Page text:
Illinois lawmakers propose new pension fix, but unions vow suit
SPRINGFIELD, Ill Jan 6 (Reuters) - Illinois lawmakers unveiled a plan Sunday they believe can fix the state's huge pension crisis, but labor unions blasted the proposal and vowed to sue to protect their benefits.
State representatives Elaine Nekritz and Daniel Biss, both Democrats, said the proposed amendment resulted from weekend pension reform talks between legislative leaders and reflects a bill they co-sponsored last month. House Republican Leader Tom Cross supports the plan and is urging fellow Republicans to join him.
House Speaker Michael Madigan, a Chicago Democrat, said he thought it possible to reach a deal in time for a vote this week. Nekritz sounded more cautious.
"We think the bill will get out of committee, and then we'll see," Nekritz said. "This has been so fragile at every step along the way that if we can get it to committee, great, and if we can get it off the floor, great, but we're still working our way through it."
But the labor union coalition We Are One slammed the proposal Sunday, claiming union representatives had been shut out of negotiations and that politicians were using unconstitutional schemes to ruin retirement security for hundreds of thousands of Illinois workers.
If the General Assembly tries to pass the plan before the lame-duck session ends Tuesday night, the coalition said it will go to court. They are confident they will prevail given strong protections for pension benefits in the Illinois Constitution.
Illinois' finances are buckling under the weight of a huge $96 billion unfunded pension liability that is rapidly siphoning off money needed for state services such as healthcare and public safety.
We Are One wants to meet with legislators in mid-January to craft a pension reform plan that offers workers ironclad guarantees, closes corporate tax loopholes and requires employee payments into the system. The coalition said in a statement that its plan "remains the only fair, constitutional and sustainable proposal on the table."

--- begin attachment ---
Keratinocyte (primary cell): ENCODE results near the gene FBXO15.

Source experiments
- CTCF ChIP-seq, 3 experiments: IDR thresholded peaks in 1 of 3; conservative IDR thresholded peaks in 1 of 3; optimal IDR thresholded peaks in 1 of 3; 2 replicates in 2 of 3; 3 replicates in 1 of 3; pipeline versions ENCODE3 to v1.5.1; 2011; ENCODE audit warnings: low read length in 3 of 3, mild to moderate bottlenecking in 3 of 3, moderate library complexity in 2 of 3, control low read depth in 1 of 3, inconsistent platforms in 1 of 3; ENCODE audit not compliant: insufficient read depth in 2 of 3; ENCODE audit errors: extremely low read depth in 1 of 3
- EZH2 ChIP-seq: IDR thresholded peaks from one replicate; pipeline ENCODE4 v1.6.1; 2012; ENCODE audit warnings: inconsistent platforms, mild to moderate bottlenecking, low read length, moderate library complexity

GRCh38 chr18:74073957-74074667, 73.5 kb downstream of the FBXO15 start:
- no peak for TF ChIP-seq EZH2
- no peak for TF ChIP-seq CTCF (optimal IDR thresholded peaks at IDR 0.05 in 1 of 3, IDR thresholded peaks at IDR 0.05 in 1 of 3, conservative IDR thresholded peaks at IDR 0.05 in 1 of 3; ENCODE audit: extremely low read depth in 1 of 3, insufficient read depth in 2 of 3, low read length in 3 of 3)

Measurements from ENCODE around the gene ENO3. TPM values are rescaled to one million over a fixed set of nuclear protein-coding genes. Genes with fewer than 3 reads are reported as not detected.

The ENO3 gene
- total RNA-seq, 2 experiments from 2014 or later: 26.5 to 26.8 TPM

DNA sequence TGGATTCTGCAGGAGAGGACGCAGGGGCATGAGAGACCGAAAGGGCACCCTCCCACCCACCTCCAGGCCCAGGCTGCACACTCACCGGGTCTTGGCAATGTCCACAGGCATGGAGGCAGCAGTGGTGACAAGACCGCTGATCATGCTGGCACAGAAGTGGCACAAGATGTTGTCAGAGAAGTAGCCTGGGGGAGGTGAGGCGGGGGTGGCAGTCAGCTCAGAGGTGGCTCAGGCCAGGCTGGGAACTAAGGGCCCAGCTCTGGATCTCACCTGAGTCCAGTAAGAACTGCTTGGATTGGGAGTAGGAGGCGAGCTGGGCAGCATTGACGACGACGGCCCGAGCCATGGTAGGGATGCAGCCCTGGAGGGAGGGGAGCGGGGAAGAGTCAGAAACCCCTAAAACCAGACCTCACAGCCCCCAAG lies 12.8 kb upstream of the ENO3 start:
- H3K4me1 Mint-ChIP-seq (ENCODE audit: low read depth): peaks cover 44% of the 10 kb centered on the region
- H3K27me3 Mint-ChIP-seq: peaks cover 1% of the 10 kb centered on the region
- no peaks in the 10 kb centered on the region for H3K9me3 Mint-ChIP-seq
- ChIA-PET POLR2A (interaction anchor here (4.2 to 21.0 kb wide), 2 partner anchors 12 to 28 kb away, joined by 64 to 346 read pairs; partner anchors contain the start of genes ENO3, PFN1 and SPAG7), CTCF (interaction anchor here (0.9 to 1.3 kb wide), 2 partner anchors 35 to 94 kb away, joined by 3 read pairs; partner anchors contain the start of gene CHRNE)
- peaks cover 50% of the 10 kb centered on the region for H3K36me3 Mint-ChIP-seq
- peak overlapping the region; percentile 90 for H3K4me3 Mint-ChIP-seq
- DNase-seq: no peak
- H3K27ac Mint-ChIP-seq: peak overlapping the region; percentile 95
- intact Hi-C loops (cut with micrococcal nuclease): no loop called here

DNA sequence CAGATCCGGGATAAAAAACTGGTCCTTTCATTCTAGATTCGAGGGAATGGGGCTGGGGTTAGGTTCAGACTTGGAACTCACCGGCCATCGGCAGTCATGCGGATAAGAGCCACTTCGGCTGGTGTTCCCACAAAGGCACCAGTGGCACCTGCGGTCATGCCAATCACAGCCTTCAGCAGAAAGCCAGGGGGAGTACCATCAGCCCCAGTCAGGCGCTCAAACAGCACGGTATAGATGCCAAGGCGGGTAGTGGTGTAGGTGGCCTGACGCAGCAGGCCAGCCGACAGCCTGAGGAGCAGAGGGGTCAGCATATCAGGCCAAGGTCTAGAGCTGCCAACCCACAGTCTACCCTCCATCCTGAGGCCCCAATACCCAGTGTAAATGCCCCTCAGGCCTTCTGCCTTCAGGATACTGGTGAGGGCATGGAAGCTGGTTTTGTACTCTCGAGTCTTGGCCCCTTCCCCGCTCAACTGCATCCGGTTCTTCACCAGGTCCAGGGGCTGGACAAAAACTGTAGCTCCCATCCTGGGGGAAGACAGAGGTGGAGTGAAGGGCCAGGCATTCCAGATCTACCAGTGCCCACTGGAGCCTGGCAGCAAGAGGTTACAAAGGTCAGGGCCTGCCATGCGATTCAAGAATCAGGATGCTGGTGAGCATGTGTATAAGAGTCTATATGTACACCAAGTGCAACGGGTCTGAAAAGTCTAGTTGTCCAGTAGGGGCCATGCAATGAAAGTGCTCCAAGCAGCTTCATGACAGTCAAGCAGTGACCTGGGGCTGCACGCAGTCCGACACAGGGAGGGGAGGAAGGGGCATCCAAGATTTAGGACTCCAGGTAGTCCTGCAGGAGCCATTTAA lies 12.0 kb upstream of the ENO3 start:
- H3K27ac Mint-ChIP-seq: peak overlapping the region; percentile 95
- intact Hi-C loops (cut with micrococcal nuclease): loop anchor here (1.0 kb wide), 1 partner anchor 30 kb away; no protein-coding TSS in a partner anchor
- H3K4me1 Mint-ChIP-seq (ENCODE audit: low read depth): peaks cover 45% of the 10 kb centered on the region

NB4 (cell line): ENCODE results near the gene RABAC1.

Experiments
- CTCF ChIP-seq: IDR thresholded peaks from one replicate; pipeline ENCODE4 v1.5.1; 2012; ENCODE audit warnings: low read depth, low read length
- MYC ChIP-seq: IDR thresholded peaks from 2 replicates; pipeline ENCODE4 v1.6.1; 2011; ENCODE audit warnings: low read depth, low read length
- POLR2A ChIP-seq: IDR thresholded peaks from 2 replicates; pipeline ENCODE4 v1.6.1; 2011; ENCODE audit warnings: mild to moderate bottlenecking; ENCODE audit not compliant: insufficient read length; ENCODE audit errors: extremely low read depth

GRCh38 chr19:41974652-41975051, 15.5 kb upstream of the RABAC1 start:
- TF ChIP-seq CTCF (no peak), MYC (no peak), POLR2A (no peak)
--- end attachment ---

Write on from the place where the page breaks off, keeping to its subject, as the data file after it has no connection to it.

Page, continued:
Nekritz said legislators met with coalition representatives in December and feels the two groups are at an impasse.
Quinn has been pushing the Democratic-controlled Legislature to pass pension reforms before the new legislative session begins Wednesday.
In an apparent attempt to focus on pension reform, Nekritz recessed a House panel Sunday that had been scheduled to discuss an automatic weapons ban.
State Senate Leader John Cullerton, a Democrat, has also questioned the pension proposal's constitutionality, and has pushed a bill he sponsored that addresses two of the five pension systems in Illinois - those that cover state workers and legislators. The bill does not address the Teachers' Retirement System, which is the state's largest.
Cullerton said the Senate might come back before the end of the lame-duck session.
Biss said he thinks if passed, the new proposed amendment would withstand a court challenge given the enormity of Illinois' pension problem.
"I think the threshold question for constitutionality is 'What is the size of the problem, and are we solving it?' I think it's important that the General Assembly speak with one voice about how big a solution is needed or else we'll muddy the question with the courts," he said.
Biss said that the coalition would have viewed the proposal the unions advanced last month as unconstitutional five years ago, too, but the state's current fiscal pressures make that view "untenable."
The lack of a pension fix has led to downgrades of Illinois' credit ratings, with Moody's Investors Service warning last month it could drop Illinois below the current A2 rating, the lowest among the states it rates.
A potential breakthrough on a pension fix surfaced on Friday when Quinn announced that Madigan had agreed to defer until a later date a measure to gradually shift state payments for teacher pensions onto local school districts. Republican lawmakers were concerned the move would lead to local property tax hikes.
Madigan on Saturday said that will lead to a partial pension fix, leaving lawmakers to deal mainly with benefit levels.
The new proposal - an amendment to a senate pension bill - includes boosting worker contributions, raising retirement ages and limiting cost-of-living adjustments for retirees. It also caps pensionable salaries, creates a 30-year payment plan to reach 100 percent funding and provides a guarantee that if the state does not make its payment, the pension systems can sue.
Nekritz acknowledged that the fight to pass the amendment will be tough.
"We've got to get 60 votes," she said. "That's what we're focused on."
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